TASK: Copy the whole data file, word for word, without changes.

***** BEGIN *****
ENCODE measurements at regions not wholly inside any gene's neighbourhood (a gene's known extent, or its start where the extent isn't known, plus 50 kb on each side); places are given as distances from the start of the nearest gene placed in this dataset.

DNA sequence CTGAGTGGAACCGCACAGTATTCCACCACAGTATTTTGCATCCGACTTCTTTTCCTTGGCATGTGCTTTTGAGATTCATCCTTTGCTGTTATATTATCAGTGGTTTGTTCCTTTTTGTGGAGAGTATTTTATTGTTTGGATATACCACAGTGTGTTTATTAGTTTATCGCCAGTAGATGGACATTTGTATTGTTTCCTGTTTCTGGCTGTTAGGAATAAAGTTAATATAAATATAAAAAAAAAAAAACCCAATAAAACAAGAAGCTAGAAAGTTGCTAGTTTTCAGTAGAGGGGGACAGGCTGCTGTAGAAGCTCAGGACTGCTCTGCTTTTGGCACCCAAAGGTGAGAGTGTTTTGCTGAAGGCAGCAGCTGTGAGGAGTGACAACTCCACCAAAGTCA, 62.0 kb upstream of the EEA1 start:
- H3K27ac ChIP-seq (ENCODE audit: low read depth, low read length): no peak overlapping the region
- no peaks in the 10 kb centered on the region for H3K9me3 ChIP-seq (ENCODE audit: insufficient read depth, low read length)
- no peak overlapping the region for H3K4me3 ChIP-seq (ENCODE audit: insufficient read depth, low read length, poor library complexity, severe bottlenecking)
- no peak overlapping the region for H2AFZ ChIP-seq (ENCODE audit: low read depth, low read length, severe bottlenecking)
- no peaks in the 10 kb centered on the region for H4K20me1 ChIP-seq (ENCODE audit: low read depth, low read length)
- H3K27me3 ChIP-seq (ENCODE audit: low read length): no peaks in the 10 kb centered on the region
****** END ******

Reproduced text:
ENCODE measurements at regions not wholly inside any gene's neighbourhood (a gene's known extent, or its start where the extent isn't known, plus 50 kb on each side); places are given as distances from the start of the nearest gene placed in this dataset.

DNA sequence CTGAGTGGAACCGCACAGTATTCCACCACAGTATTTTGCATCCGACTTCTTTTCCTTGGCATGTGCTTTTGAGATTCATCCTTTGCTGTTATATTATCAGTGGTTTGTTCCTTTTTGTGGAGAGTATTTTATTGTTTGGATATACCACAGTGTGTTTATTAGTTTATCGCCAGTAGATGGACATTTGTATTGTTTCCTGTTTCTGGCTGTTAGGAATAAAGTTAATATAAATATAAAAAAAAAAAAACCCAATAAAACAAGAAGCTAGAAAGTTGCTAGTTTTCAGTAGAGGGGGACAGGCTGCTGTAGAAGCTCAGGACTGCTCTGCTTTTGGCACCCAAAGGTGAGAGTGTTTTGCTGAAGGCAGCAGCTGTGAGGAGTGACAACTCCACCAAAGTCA, 62.0 kb upstream of the EEA1 start:
- H3K27ac ChIP-seq (ENCODE audit: low read depth, low read length): no peak overlapping the region
- no peaks in the 10 kb centered on the region for H3K9me3 ChIP-seq (ENCODE audit: insufficient read depth, low read length)
- no peak overlapping the region for H3K4me3 ChIP-seq (ENCODE audit: insufficient read depth, low read length, poor library complexity, severe bottlenecking)
- no peak overlapping the region for H2AFZ ChIP-seq (ENCODE audit: low read depth, low read length, severe bottlenecking)
- no peaks in the 10 kb centered on the region for H4K20me1 ChIP-seq (ENCODE audit: low read depth, low read length)
- H3K27me3 ChIP-seq (ENCODE audit: low read length): no peaks in the 10 kb centered on the region